A leading expert in security strategy and technology is warning that the U.S. doesn’t have the industrial base to replace a dwindling inventory of war-fighting equipment in the event of a long war.

“It would take years to replace the sophisticated equipment lost in such a war,” explains Dr. Stephen Bryen, a senior fellow at the Center for Security Policy (CSP). “What the U.S. is learning from [the war between Russian and Ukraine] very clearly is that the expendables – like high-tech Stinger missiles – can be depleted very quickly. And [that conflict] is not even a major war,” he emphasizes.

While Bryen acknowledges it’s questionable whether Russia can sustain itself, he notes “they do have huge reserves of equipment.” And while Russia’s weaponry isn’t as sophisticated as the that of the United States, he says, Moscow has relied on “quantity over quality” through the years.

Should a war ever spread throughout Eastern Europe and into Central Europe, Bryen argues that U.S. involvement would be hampered by the inability to sustain its sophisticated weaponry. In support of his argument, the former senior staff director of the U.S. Senate Foreign Relations Committee points to the conflict in Afghanistan, which some describe as America’s longest war and he describes as actually “a low-level war.”

“The enemy was an insurgent force at most; it wasn’t a major army,” he points out. “Our equipment took quite a beating – and most of it wasn’t replaced.”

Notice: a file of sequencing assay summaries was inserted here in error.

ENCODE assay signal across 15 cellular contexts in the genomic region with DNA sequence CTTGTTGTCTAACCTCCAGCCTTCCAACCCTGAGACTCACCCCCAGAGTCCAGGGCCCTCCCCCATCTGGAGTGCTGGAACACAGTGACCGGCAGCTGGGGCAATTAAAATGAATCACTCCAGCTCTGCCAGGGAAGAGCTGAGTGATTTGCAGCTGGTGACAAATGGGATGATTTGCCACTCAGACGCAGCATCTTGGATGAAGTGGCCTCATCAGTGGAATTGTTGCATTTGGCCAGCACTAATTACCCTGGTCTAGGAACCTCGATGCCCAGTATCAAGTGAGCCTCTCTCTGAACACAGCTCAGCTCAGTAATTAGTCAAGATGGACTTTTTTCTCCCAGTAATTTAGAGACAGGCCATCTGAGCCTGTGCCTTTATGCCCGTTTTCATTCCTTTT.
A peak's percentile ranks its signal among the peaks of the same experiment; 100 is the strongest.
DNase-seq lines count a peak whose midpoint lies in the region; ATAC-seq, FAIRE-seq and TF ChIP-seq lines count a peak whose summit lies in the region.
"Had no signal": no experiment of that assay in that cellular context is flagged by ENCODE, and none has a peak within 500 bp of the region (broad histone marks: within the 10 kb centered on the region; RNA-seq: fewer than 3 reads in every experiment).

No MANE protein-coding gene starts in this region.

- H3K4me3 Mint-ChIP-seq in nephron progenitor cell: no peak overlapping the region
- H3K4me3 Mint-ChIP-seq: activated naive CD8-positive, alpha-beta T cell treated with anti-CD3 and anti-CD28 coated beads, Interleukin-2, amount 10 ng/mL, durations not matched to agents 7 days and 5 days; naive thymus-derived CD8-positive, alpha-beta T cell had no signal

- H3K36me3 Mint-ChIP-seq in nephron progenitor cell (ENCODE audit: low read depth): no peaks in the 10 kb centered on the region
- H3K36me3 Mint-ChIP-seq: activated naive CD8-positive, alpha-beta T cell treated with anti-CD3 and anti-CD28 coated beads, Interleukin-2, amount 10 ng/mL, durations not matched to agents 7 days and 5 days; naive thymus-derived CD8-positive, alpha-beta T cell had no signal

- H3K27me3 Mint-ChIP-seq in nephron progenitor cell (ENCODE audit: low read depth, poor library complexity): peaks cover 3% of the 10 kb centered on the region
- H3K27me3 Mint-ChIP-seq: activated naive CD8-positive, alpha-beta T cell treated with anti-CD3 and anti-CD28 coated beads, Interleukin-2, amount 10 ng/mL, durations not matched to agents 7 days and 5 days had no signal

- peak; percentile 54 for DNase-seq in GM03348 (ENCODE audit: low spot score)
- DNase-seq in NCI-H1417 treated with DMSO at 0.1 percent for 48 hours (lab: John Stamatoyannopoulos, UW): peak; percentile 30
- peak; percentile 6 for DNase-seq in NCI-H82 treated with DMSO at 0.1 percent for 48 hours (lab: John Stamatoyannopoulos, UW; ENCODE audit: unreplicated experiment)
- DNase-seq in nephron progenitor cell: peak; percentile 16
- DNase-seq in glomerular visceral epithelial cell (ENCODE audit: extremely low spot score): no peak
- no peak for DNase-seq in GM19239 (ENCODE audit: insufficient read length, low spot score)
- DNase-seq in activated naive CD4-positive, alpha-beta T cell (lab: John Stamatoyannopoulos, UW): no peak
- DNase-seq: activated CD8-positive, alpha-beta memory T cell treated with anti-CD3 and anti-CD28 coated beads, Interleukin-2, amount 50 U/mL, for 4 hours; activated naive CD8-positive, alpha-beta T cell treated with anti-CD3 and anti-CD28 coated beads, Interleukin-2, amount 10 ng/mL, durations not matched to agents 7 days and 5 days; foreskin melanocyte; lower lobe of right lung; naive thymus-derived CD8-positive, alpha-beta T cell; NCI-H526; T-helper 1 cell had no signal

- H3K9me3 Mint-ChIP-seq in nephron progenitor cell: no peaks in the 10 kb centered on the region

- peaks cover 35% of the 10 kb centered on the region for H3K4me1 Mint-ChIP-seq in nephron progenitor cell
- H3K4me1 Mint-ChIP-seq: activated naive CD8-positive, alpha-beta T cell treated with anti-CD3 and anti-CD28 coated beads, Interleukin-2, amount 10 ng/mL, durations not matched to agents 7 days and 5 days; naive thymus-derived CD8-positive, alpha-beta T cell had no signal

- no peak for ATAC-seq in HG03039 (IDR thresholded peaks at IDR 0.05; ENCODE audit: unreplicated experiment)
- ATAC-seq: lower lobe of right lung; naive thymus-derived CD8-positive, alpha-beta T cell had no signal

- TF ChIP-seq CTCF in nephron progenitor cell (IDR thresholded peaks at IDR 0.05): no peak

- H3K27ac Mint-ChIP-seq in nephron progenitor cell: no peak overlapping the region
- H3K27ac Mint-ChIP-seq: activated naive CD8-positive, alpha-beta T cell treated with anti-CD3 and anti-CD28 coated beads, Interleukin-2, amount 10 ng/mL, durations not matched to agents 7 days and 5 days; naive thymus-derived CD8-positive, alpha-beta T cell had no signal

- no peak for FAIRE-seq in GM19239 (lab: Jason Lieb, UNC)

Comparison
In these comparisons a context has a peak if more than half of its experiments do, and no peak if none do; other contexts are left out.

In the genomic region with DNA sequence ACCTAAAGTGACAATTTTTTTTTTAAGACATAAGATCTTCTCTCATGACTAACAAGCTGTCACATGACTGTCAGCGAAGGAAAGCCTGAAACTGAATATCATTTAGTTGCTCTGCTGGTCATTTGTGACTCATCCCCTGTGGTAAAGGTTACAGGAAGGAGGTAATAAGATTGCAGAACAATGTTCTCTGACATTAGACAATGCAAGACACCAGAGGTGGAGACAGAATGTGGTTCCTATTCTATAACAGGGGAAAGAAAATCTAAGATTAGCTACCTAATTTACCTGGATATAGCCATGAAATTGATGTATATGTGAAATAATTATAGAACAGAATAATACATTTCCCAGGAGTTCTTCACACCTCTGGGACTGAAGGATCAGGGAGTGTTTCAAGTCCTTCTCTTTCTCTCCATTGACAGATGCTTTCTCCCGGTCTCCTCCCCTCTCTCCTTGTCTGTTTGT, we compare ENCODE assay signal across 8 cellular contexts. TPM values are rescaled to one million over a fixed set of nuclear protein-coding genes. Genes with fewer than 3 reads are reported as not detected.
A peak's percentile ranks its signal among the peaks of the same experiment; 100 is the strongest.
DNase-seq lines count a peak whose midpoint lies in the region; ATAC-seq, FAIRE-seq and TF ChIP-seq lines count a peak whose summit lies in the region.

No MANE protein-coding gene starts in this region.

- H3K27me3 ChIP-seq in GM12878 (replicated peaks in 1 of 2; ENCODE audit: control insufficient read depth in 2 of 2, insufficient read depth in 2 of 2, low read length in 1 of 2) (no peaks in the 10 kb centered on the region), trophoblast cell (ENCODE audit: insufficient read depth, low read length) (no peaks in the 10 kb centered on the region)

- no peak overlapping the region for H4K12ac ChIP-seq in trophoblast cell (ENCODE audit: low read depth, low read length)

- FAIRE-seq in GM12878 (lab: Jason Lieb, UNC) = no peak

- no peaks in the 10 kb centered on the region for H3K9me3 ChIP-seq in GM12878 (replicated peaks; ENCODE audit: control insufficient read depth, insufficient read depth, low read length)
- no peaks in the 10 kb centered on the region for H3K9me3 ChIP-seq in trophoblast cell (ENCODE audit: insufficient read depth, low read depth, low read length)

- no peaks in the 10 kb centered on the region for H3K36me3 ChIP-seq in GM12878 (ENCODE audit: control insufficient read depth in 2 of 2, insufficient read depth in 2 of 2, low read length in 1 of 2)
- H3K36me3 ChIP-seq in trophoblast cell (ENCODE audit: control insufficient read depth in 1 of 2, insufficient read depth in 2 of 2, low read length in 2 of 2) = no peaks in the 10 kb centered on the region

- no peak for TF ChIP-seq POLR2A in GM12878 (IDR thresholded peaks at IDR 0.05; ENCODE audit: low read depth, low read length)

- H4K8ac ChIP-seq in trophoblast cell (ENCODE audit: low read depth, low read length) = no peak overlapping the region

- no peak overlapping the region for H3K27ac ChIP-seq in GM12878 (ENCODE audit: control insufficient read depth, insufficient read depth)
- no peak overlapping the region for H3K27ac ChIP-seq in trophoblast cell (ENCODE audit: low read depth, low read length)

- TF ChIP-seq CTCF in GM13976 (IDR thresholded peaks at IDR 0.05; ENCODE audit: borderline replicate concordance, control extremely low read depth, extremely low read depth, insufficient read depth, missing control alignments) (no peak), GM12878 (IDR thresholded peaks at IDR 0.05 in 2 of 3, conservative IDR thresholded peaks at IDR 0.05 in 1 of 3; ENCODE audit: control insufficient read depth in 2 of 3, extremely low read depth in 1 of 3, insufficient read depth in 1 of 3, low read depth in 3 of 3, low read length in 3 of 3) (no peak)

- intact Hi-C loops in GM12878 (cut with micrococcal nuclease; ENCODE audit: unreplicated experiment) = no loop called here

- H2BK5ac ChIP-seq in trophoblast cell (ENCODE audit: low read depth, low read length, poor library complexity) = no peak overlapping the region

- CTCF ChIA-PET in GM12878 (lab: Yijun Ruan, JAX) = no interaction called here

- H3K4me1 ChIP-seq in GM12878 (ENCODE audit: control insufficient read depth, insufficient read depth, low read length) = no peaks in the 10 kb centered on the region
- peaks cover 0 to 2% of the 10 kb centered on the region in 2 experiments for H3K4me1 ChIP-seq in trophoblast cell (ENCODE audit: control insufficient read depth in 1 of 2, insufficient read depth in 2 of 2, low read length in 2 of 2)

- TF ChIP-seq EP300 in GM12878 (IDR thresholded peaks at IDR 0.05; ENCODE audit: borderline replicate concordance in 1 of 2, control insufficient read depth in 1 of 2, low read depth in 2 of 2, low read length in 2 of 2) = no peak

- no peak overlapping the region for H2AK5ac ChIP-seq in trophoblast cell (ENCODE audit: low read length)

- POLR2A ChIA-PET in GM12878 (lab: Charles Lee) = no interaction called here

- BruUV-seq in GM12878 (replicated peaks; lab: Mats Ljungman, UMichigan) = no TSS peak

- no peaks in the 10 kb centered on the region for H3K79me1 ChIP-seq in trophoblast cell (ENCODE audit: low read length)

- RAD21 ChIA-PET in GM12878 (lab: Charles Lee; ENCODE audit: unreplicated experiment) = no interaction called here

China best prepared

According to Bryen, China may be the greater concern for any large-scale scenario.

“China is in the best position [to sustain itself over the course of a long-term war],” he tells American Family News – because not only has the Communist regime “grown a very large industrial base, they have shown that they can produce weapons very quickly compared to the cycle in the United States or Western Europe.”

Ultimately, the CSP senior fellow says, the Chinese regime wants to push the United States out of Asia. And if the U.S. isn’t prepared for a long-term war, he warns, “we may end up being pushed back all the way to Alaska and Hawaii.”

Bryen argues the U.S. needs to maintain the position it has had since World War II. “[And that is] being strong enough and capable enough to defend ourselves and our allies from a large-scale, long-term attack,” he concludes.


Copyright American Family News. Reprinted with permission.

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